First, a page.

Tom Coughlin is supposed to crack the whip at his players, but if Jim Fassel couldn't get these guys to play to their potential, they won't respond to being yelled at by Coughlin.
That leaves us with Mike Mularkey with the Bills, and Joe Gibbs with the Redskins. As much as I'd like to pander to my judges' home team, there really isn't much of a comparison to be made here.
In his three seasons as Pittsburgh's Offensive Coordinator, Mularkey changed the Steelers from a run-first offense to a less effective passing offense. He shied away from the talent of Jerome Bettis and Amos Zeroue, in order to flaunt the one-year-wonder talent of Tommy Maddox. The Steelers were 13-3 in Mularkey's first year, and they were 6-10 last year. 'Nuff said.
So that means the coach who will make the best immediate impact is going to be the legend, Joe Gibbs.
Joe Gibbs has a resume that absolutely speaks for itself. In his 12-year head coaching career, he had two, that's right, TWO losing seasons. He is 16-5 in the playoffs, with three Super Bowl championships. Joe Gibbs is going to launch the Redskins straight to the top of an all-of-a-sudden competitive NFC East division, just like Bill Parcells did this year.
John Norman: I'll start off with the scores and explain later. On style Mr. Mendola gets an 8 to Dan Gvertz's 4. On factual evidence I award Gvertz 8 to Mendola's 6. And on strength of argument I am going to give each a 7. I thought Mendola clearly won in style, as Gordon Bombay references will always hold a special place in my heart. As far as evidence goes, it's hard to argue with Coach Gibbs' resume. Three rings in just 12 years in impressive, but so was the job Smith did in St. Louis, hence the close score. As far as the strength of each argument, I thought both made good cases. Chicago went 13-3 a few years ago with a worse team than they have now and the 'Skins are loaded with talent and ready to make a run. While both contestants made very good arguments, Mendola's Little Giants and Mighty Ducks references clearly won me over.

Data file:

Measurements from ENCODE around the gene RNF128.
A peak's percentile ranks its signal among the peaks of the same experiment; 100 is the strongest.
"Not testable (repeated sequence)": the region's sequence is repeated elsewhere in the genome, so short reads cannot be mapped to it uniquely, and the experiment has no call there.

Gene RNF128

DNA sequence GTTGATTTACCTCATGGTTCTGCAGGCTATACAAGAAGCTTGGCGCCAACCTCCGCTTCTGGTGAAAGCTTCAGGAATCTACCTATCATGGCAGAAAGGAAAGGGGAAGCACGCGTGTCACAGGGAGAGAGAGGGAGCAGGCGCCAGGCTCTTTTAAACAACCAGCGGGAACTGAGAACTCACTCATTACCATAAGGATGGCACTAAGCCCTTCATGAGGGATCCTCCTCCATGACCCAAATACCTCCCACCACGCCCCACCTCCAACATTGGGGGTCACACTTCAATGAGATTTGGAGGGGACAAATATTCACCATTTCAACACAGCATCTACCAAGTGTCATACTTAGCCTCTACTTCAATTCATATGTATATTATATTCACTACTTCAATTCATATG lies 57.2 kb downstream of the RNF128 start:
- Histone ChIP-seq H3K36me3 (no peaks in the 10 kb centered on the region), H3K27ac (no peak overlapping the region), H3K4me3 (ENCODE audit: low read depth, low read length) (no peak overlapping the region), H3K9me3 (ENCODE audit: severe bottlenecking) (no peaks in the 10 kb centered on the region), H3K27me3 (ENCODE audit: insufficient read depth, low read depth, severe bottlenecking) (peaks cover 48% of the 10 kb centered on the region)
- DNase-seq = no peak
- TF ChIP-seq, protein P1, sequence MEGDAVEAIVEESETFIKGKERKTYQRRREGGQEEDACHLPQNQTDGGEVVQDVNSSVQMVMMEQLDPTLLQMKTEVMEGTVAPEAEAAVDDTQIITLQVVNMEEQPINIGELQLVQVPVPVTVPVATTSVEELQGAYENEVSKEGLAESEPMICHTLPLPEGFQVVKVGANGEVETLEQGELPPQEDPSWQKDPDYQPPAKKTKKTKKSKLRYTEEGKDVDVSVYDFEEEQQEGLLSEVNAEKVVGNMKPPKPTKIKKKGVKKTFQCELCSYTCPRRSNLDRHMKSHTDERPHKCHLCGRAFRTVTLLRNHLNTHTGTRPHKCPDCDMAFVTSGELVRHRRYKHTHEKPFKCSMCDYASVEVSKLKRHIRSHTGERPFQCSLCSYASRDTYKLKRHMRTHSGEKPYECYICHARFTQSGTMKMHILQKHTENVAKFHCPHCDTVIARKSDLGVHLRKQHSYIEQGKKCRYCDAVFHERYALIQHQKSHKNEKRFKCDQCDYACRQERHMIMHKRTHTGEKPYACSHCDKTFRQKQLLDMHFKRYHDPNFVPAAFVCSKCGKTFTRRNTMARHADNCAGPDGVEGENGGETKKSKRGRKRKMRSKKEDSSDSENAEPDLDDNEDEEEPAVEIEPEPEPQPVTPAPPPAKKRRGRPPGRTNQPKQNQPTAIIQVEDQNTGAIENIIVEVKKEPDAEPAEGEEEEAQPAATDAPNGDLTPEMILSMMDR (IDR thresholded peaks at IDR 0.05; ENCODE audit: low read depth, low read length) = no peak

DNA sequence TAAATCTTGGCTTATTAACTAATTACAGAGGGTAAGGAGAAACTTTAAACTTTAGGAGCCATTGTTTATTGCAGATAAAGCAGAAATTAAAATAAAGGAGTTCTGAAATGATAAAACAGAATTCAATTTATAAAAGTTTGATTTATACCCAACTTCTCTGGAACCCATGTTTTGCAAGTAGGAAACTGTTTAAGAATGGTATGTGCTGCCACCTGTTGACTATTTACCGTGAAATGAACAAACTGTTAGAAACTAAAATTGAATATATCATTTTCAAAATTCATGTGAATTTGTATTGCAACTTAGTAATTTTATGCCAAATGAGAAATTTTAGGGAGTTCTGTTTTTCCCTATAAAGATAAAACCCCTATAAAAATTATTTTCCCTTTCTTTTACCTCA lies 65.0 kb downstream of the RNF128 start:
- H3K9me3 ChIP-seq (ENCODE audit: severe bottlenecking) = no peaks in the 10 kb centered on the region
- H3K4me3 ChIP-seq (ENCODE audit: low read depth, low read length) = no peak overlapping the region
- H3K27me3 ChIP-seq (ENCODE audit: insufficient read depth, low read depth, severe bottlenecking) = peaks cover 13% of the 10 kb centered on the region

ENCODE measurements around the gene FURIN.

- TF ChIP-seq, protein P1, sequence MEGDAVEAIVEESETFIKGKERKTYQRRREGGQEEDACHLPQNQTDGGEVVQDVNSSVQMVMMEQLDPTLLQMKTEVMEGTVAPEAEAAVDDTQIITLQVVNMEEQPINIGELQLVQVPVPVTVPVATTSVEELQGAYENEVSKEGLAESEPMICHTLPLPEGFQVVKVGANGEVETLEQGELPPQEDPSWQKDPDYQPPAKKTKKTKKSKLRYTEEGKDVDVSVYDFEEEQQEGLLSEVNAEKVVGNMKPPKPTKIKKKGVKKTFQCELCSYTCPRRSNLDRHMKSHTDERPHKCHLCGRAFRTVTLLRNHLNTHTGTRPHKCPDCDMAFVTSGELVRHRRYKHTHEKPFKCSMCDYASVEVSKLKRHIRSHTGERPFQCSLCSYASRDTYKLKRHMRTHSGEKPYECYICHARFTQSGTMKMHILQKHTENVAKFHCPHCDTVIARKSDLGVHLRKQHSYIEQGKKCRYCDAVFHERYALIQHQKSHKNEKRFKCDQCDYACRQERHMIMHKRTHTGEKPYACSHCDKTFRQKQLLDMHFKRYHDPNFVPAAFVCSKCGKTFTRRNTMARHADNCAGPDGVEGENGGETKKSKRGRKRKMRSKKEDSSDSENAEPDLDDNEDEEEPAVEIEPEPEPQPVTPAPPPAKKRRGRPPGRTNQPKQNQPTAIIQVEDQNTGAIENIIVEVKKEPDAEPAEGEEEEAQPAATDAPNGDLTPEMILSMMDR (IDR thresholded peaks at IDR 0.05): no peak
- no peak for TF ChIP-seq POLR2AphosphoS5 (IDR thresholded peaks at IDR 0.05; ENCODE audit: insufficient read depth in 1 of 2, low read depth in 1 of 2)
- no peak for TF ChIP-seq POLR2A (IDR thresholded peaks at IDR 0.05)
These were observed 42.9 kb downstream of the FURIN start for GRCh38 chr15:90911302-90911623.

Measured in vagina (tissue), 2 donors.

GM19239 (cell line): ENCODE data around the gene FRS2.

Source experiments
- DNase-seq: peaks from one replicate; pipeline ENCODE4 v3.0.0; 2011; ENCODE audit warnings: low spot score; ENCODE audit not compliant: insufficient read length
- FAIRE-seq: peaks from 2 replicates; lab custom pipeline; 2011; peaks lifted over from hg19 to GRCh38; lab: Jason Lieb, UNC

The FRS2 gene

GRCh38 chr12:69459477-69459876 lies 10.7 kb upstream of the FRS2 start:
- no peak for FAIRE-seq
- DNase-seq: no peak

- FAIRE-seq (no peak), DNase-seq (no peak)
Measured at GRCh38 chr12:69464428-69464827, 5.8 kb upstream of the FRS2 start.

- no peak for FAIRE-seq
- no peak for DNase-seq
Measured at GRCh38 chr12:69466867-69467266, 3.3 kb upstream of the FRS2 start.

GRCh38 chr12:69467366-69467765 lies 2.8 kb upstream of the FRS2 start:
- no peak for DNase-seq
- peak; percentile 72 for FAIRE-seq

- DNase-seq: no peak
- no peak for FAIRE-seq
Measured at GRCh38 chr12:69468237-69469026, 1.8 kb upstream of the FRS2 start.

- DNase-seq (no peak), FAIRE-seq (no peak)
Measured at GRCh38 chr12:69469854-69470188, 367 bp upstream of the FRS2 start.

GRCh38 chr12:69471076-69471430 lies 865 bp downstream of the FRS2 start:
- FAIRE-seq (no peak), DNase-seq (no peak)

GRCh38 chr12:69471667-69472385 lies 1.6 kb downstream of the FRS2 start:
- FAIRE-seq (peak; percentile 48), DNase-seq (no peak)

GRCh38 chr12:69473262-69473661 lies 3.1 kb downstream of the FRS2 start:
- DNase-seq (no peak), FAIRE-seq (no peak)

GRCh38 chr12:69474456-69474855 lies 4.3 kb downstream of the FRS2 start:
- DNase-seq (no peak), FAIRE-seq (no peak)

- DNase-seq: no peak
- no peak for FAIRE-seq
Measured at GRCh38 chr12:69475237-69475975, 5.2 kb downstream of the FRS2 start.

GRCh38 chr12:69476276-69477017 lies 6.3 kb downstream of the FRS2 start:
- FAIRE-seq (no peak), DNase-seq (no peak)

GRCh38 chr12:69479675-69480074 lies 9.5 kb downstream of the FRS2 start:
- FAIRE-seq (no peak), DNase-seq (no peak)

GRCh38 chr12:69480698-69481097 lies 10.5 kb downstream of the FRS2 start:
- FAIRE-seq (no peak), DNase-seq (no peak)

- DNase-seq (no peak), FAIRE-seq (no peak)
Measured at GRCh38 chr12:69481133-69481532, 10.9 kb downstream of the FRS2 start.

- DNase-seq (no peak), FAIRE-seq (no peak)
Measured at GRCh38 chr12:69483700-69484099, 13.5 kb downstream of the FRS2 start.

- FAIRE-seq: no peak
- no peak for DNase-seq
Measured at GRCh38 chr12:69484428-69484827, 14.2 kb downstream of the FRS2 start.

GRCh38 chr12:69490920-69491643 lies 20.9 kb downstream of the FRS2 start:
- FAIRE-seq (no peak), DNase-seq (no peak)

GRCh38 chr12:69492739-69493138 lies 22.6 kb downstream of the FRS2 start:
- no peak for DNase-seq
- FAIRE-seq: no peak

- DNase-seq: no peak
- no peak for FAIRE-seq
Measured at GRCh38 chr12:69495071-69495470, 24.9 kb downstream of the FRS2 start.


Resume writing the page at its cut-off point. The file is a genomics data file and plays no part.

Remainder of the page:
Jim Byrne: Seriously Mendola, the "A-Train?" I may have to give you a "one-two punch" to the face just for that. That brings me to doling out a 6 for factual evidence, however, you do respond well in the style department where I give you a 9. I'm always a sucker for a Gordon Bombay reference. For strength of argument, I give an 8 because Lovie Smith is one heck of a coach and you backed that up well. I love the way Dangerous Danny Gvertz trashes on Mularkey, because seriously, how could you run a team with Plaxico Burress and Hines Ward into the ground? A 9 for factual evidence. It was also a gutsy move not pandering to our Buffalo tastes - even though neither of us are from Buffalo - but nevertheless a 7 style. What brings down Gvertz argument is the fact that he only spent one paragraph, albeit a strong one, on the old Gibbster. For that, I deem a 5 in strength of argument.
This Week's Result: "New Wave" Nick Mendola 44, "Dangerous" Danny Gvertz 40
Next Week's First Round Match: "Boisterous" Ben Cady of the news desk locks horns with "Dazzling" Dan Stein of the editorial section.